Lady Scotland, Commonwealth Secretary General and longtime target of the Conservative government, is being challenged for her post by Kenya’s Defense Minister with the backing of Kenyan President Uhuru Kenyatta.
Kenyan Defense Minister Monica Juma was appointed for the post on Tuesday in a surprise move, which came despite the fact that no date has yet been set for the next Commonwealth summit – the likely backdrop for any attempt to force Scotland. Some Scotland supporters suspect Kenya was encouraged by Britain – with which it has close ties – to take up the challenge.
The UK Foreign Office has reportedly lost confidence in her leadership after a series of allegations regarding her leadership style and spending in her office, including allegations she spent £ 338,000 to renovate her apartment thanks and favor to Mayfair .
Kenya believes the vote could take place as early as October, or next March.
Juma said, “The reason we have this nomination is because I firmly believe that I am a visionary, strategic, innovative and transformative leader with a successful public service experience, proven commitment and integrity that I have developed. in the service of government, in research and policy institutions, in private organizations at national, regional and international levels.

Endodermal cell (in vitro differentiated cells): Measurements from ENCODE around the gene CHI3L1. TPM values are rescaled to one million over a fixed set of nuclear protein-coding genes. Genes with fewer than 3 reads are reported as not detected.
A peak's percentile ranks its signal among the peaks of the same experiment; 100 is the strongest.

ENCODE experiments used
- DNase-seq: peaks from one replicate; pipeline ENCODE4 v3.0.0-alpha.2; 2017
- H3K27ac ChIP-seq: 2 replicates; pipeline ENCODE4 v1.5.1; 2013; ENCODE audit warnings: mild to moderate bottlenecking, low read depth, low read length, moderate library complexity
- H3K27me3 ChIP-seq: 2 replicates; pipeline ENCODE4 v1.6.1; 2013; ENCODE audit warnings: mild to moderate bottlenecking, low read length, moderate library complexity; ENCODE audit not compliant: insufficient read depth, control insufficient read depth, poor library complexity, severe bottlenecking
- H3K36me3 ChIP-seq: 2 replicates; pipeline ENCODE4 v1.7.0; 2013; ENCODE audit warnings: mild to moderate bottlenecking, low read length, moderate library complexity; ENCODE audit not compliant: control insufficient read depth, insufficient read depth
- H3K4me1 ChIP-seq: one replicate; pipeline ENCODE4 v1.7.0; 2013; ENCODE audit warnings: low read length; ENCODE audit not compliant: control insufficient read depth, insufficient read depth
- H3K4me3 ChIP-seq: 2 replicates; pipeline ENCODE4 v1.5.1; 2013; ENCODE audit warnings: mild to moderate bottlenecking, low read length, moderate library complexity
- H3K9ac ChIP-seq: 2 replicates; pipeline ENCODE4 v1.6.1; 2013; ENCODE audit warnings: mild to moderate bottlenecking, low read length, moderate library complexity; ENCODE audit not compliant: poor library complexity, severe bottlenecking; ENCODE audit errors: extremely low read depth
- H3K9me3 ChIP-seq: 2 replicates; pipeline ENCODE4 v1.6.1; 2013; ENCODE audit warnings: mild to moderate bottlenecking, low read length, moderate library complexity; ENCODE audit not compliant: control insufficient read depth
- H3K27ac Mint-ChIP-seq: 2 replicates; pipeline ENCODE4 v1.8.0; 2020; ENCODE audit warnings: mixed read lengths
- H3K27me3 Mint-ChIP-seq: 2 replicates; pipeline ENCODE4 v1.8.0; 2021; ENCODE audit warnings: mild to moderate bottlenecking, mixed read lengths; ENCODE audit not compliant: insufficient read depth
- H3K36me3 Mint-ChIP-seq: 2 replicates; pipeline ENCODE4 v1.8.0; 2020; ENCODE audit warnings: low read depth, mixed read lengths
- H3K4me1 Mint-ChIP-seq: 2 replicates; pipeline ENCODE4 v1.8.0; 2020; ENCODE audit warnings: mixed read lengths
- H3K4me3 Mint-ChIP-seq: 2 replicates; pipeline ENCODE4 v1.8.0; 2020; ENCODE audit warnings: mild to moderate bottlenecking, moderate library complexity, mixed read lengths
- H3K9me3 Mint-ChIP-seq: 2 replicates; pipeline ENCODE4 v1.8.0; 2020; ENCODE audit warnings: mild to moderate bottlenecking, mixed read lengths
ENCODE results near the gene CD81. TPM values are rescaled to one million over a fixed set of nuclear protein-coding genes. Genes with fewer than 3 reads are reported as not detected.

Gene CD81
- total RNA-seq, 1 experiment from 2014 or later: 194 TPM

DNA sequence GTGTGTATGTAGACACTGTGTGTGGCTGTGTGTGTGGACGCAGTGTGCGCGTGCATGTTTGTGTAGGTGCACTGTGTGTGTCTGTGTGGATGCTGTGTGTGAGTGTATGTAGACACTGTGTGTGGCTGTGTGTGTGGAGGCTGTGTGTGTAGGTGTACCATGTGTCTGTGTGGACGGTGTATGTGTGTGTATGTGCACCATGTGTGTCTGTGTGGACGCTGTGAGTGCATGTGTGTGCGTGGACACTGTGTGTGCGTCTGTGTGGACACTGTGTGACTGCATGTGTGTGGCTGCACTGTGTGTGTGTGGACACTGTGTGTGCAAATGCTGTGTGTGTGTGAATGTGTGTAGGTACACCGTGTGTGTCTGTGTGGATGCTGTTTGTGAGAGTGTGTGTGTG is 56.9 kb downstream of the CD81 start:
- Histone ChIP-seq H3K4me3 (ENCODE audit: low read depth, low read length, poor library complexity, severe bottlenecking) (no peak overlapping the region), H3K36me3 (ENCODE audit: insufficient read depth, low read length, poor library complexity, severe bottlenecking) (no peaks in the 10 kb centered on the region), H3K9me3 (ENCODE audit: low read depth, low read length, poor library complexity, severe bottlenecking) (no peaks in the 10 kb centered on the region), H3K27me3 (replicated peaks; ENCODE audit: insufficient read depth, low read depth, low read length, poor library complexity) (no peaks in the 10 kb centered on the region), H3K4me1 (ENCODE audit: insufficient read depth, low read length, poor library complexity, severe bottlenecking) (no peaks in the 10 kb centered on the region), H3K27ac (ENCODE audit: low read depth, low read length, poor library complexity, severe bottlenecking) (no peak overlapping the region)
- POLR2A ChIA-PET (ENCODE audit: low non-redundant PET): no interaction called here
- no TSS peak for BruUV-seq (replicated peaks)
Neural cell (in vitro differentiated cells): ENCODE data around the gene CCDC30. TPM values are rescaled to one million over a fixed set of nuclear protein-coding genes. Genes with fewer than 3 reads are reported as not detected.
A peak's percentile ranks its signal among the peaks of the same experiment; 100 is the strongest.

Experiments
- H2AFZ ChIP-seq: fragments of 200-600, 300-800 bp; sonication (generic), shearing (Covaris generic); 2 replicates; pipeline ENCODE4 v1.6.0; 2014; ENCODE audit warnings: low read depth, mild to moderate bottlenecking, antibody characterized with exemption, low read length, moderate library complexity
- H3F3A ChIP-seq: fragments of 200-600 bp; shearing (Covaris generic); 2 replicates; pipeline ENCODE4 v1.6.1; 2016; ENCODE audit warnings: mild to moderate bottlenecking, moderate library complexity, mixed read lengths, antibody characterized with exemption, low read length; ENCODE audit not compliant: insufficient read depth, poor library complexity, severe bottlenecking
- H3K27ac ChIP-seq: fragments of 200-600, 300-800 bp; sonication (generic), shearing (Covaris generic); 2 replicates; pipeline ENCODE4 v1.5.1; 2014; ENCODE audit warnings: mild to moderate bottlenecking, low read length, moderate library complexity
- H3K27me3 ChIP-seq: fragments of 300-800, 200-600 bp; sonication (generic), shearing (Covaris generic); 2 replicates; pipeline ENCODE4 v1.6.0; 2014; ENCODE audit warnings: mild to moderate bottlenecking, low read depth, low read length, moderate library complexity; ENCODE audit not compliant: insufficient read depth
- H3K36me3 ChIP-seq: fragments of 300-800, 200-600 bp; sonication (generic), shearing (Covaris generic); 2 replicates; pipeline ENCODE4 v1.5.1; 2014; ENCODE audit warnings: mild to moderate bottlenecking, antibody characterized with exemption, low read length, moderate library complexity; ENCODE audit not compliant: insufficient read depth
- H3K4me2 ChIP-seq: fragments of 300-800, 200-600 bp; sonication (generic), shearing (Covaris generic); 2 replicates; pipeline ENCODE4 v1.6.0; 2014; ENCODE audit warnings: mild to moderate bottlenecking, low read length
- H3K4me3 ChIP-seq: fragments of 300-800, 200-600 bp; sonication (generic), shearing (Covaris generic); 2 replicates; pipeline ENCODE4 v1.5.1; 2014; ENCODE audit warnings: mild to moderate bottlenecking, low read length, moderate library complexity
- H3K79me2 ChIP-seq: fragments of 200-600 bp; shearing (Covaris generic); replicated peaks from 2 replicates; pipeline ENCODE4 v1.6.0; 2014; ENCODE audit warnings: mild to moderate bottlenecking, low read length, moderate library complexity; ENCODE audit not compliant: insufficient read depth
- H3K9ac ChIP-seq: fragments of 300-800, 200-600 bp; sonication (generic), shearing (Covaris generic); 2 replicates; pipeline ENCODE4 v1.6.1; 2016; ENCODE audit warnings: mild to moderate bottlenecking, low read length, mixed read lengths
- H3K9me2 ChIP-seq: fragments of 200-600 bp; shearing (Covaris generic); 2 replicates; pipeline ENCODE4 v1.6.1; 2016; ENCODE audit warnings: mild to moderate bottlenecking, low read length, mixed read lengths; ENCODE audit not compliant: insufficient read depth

Kenyatta praised Juma’s diplomatic experience, predicting that she would be a consensus candidate.
Scotland was Attorney General during a Labor government and is QC. She is the Sixth Secretary General of the Commonwealth and has been in office since April 1, 2016.
The incumbents can typically serve two four-year terms, however, his appointment was delayed when the 2020 Commonwealth summit in Kigali, Rwanda was postponed twice. If she decides not to fight to stay in power, there remains the possibility that Caribbean countries will seek an alternative candidate, arguing that it is their region’s turn to lead the organization.
Britain rejected an attempt to automatically rename Scotland in 2020, saying a private survey of Commonwealth countries had shown it did not have majority support, and adding that it could be facing a challenge.
The intergovernmental organization comprises more than 50 countries, many of them former British colonies, encompassing almost a third of the world’s population.